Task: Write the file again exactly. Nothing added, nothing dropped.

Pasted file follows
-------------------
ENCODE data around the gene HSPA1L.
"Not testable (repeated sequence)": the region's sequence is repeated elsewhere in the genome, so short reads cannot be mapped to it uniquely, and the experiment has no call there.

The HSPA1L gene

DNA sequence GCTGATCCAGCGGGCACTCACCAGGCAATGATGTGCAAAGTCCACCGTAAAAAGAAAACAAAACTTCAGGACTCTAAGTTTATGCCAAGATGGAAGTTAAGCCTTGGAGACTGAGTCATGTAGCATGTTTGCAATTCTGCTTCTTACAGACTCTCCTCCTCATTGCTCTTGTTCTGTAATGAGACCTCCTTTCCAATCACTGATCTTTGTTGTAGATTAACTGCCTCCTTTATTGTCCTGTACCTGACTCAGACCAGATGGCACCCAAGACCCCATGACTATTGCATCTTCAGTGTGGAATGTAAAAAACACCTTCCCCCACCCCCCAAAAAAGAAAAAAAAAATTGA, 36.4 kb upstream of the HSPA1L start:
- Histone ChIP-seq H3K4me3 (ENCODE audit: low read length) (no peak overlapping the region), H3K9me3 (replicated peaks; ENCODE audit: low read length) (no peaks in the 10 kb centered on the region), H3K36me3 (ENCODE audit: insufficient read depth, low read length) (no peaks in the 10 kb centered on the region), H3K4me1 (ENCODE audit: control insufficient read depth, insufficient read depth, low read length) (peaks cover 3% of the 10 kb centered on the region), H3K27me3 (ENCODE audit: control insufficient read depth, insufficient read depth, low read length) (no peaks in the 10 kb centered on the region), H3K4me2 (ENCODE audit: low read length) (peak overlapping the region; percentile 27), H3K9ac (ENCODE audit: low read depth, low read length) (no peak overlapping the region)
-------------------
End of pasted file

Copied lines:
ENCODE data around the gene HSPA1L.
"Not testable (repeated sequence)": the region's sequence is repeated elsewhere in the genome, so short reads cannot be mapped to it uniquely, and the experiment has no call there.

The HSPA1L gene

DNA sequence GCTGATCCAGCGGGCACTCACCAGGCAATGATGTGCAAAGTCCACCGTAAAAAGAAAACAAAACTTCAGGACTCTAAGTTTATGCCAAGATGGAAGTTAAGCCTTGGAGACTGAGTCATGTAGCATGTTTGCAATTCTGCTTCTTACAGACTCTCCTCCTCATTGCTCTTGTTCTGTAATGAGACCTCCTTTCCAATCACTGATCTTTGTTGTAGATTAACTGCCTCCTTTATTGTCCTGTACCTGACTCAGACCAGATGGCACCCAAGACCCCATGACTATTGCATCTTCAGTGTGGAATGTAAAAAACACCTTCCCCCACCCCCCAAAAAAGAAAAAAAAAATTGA, 36.4 kb upstream of the HSPA1L start:
- Histone ChIP-seq H3K4me3 (ENCODE audit: low read length) (no peak overlapping the region), H3K9me3 (replicated peaks; ENCODE audit: low read length) (no peaks in the 10 kb centered on the region), H3K36me3 (ENCODE audit: insufficient read depth, low read length) (no peaks in the 10 kb centered on the region), H3K4me1 (ENCODE audit: control insufficient read depth, insufficient read depth, low read length) (peaks cover 3% of the 10 kb centered on the region), H3K27me3 (ENCODE audit: control insufficient read depth, insufficient read depth, low read length) (no peaks in the 10 kb centered on the region), H3K4me2 (ENCODE audit: low read length) (peak overlapping the region; percentile 27), H3K9ac (ENCODE audit: low read depth, low read length) (no peak overlapping the region)